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Illinois Supreme Court Bans Restraints In Juvenile Court

New rules take effect November 1. They say shackling should only be used in extreme circumstances.

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The Illinois Supreme Court has banned the use of shackles on juveniles when they appear before a judge.

The new rules, which take effect Nov. 1, indicate restraints may only be used in extreme circumstances, like when a child poses a safety or flight risk. It also requires a court hearing to prove the shackling is necessary.

Era Laudermilk, with the Illinois Justice Project, said there “is a lot of excitement in the juvenile justice world” over this decision.

“Mental health experts agree that shackling is very traumatic for a kid,” Laudermilk said. “It can result in youth … shutting down and not being able to pay attention to what’s happening in a very important proceeding.”

The Illinois Justice Project has found most juvenile court judges in Cook County already avoid using handcuffs and other chains. But Laudermilk said the practice is still rampant in much of the state.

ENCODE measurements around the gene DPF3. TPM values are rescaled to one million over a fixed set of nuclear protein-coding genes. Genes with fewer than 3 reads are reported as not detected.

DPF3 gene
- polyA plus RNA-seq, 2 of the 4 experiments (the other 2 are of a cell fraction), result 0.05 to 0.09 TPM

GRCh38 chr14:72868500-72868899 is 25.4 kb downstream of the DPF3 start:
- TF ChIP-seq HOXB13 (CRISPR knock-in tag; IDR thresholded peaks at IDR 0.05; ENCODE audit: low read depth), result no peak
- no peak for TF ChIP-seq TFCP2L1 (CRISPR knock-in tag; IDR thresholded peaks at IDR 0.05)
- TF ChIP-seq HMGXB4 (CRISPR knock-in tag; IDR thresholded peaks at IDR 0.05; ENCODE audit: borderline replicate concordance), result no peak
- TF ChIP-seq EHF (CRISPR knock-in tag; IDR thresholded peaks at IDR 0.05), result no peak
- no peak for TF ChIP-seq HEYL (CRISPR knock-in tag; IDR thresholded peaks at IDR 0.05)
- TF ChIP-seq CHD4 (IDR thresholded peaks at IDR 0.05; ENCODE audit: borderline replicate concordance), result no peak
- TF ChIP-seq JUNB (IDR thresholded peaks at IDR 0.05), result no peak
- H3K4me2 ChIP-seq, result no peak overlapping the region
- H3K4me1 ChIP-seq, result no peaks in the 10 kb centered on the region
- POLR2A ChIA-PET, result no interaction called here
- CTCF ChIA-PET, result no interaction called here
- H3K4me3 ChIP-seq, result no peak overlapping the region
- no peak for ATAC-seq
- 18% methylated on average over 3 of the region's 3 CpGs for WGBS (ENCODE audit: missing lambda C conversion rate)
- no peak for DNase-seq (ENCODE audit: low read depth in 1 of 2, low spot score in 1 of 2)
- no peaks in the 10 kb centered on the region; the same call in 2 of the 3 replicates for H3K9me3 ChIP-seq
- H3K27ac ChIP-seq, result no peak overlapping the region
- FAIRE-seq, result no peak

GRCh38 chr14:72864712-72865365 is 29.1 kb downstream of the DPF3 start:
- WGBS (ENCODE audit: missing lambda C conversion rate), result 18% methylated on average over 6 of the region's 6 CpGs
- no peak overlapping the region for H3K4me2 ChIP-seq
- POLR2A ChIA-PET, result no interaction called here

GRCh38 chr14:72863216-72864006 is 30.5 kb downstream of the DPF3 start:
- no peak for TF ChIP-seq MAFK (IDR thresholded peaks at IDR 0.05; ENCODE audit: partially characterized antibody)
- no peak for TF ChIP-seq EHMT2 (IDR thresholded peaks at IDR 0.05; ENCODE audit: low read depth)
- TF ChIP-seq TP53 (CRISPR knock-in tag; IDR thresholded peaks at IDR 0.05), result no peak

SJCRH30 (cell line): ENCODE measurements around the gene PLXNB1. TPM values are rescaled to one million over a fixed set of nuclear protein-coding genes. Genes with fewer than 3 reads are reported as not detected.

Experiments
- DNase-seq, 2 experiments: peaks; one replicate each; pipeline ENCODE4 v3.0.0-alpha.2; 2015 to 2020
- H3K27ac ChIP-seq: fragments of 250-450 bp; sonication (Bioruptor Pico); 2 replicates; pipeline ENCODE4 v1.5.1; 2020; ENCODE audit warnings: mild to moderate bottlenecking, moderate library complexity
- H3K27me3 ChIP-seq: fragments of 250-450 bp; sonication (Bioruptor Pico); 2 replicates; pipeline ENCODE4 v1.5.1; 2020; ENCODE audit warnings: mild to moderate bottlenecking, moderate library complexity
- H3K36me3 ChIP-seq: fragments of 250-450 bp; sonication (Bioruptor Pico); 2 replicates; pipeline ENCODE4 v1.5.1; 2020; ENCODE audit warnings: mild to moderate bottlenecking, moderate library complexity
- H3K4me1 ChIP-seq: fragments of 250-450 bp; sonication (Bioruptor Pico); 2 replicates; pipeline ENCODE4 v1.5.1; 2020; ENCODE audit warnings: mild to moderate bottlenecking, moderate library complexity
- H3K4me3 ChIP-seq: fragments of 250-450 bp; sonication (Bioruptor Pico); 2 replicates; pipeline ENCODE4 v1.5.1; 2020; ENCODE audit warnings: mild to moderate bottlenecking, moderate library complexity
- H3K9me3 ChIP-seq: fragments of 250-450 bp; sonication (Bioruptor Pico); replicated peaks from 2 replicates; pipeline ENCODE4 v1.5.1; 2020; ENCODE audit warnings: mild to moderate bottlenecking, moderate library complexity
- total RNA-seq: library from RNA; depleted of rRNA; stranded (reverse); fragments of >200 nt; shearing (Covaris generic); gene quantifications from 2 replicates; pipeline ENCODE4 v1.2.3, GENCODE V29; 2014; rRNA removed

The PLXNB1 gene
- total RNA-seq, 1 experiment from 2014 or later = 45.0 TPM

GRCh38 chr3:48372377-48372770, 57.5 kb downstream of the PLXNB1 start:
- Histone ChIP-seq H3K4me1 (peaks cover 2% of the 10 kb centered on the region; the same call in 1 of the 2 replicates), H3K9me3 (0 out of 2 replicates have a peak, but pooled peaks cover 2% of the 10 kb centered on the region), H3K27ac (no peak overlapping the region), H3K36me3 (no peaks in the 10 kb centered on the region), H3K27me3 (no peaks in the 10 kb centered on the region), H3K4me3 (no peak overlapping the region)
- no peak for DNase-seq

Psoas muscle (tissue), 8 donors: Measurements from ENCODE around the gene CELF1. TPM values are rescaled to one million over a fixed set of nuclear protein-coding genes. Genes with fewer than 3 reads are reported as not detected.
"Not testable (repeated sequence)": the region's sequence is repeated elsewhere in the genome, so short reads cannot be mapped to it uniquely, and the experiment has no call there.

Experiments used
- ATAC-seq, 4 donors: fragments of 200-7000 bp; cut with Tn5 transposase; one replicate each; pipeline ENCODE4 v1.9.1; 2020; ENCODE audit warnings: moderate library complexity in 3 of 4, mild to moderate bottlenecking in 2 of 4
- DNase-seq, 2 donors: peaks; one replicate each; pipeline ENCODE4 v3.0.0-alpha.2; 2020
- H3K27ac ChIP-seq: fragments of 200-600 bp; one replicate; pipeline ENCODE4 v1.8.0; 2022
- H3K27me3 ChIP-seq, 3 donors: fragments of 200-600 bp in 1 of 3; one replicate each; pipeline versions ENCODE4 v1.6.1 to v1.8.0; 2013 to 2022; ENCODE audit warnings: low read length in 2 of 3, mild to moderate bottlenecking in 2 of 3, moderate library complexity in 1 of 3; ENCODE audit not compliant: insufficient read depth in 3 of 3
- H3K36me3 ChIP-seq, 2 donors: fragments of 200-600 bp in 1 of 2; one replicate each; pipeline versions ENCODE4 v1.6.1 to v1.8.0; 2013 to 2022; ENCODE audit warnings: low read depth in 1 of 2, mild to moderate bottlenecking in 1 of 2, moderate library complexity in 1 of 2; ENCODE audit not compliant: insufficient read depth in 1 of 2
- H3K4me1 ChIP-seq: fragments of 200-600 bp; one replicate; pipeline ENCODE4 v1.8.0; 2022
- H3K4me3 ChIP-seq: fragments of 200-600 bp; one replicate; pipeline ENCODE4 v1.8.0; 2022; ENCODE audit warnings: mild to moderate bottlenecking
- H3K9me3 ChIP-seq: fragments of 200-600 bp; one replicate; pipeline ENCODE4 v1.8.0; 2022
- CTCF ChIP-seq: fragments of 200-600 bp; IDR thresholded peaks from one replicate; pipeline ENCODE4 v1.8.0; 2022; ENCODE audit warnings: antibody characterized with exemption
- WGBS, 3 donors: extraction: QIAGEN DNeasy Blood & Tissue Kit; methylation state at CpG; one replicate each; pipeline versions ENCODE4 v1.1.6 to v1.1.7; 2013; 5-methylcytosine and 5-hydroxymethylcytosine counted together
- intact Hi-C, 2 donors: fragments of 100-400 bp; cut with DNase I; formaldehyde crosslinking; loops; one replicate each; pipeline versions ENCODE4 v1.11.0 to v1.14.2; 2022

Multiple state and national organizations, including the Illinois Justice Project, initially offered the proposed rule changes to the Supreme Court. According to a release from the court, the rules received “overwhelming support” from the Illinois Attorney General and other public officials. There had been were rules in place that adults not be shackled when appearing at a hearing where a determination of guilt could be made, but the same protections were not extended to children.

The result, experts said, was an uneven use of the heavy chains.

“The amendments adopted by the court will eliminate instances of indiscriminate shackling in juvenile delinquency proceedings that were occurring without an individualized judicial determination,” Illinois Chief Justice Rita Garman said in a statement.

Betsy Clarke, the head of the Juvenile Justice Initiative, called the decision an “acknowledgment by the Supreme Court that children need special protection.”

“The use of shackles on children in court is less than first world. They are traumatic, they are unnecessary. … So this is eliminating what’s a very outmoded and really shameful practice,” Clarke said.

Patrick Smith is a WBEZ producer and reporter. Follow him @pksmid.

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